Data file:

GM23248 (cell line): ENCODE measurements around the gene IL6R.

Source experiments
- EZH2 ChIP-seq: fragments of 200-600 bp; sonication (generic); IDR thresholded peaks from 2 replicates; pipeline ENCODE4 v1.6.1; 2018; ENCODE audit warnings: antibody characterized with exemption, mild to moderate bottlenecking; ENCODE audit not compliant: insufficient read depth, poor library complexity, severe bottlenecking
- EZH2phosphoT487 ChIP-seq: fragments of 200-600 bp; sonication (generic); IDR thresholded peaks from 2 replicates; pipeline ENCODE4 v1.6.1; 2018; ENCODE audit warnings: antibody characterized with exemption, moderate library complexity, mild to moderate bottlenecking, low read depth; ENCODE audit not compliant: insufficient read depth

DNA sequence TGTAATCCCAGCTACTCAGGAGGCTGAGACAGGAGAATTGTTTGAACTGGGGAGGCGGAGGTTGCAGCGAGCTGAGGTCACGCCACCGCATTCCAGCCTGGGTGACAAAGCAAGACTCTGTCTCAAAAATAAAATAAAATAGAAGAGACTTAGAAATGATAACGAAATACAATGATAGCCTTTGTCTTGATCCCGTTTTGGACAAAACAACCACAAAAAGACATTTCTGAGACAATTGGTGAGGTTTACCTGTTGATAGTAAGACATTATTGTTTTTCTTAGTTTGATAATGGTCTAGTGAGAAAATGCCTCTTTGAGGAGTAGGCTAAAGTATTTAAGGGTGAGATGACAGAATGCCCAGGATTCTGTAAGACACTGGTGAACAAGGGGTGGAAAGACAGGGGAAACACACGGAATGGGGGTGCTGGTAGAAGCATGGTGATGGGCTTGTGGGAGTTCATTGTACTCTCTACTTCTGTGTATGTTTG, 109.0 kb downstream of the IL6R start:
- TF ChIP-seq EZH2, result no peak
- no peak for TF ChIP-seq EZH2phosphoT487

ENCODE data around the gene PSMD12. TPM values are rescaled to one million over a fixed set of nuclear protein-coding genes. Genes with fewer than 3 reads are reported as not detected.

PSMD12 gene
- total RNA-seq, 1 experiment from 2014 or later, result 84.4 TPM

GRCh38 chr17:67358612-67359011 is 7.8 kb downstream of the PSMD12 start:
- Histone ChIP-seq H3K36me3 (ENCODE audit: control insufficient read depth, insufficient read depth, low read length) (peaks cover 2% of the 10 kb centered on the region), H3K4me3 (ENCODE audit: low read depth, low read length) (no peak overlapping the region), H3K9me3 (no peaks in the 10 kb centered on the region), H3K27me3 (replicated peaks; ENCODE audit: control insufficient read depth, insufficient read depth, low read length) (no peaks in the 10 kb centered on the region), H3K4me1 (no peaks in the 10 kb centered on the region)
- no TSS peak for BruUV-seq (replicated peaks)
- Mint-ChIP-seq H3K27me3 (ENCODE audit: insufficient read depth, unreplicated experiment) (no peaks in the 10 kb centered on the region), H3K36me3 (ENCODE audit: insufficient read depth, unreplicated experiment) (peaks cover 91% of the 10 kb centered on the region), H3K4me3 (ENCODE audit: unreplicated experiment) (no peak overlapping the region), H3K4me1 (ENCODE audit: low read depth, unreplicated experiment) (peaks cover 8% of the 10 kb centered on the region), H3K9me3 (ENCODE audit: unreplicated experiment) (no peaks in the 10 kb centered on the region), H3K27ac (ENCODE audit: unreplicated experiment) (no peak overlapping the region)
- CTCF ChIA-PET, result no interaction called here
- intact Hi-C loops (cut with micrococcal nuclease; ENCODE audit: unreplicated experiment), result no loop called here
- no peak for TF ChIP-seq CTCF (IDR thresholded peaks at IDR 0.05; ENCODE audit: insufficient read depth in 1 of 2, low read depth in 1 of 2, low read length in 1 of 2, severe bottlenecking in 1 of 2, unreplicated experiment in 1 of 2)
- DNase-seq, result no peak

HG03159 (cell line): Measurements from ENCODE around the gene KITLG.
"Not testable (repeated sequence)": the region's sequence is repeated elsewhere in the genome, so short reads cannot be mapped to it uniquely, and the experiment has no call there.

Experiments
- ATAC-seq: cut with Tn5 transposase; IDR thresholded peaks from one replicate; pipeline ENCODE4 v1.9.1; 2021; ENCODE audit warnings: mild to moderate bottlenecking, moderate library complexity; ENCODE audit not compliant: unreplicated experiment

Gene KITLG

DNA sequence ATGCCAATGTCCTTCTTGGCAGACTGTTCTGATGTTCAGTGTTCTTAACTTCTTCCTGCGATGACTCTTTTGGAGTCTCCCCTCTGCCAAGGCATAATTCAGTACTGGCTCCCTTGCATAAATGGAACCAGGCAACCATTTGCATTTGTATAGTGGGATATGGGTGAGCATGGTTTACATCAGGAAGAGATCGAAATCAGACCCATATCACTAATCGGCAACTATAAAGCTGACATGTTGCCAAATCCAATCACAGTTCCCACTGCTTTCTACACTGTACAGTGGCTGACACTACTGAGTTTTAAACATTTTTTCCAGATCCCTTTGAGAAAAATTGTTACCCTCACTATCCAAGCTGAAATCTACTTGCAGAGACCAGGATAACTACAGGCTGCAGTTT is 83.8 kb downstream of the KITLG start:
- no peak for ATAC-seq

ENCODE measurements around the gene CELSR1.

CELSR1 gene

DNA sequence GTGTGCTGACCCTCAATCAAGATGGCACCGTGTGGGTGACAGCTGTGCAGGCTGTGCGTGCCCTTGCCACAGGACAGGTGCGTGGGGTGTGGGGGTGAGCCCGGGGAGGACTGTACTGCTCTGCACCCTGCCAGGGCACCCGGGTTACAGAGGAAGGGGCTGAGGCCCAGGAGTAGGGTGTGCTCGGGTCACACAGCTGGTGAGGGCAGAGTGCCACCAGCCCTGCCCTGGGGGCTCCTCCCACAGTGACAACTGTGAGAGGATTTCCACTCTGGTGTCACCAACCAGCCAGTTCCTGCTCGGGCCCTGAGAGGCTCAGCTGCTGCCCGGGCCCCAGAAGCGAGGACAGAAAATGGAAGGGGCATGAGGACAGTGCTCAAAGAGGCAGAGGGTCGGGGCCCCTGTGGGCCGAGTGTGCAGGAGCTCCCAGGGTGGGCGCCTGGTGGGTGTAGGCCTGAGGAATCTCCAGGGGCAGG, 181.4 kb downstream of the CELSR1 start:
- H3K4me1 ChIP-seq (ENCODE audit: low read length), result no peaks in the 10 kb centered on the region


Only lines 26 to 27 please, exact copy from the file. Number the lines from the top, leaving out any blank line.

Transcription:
ENCODE measurements around the gene CELSR1.

CELSR1 gene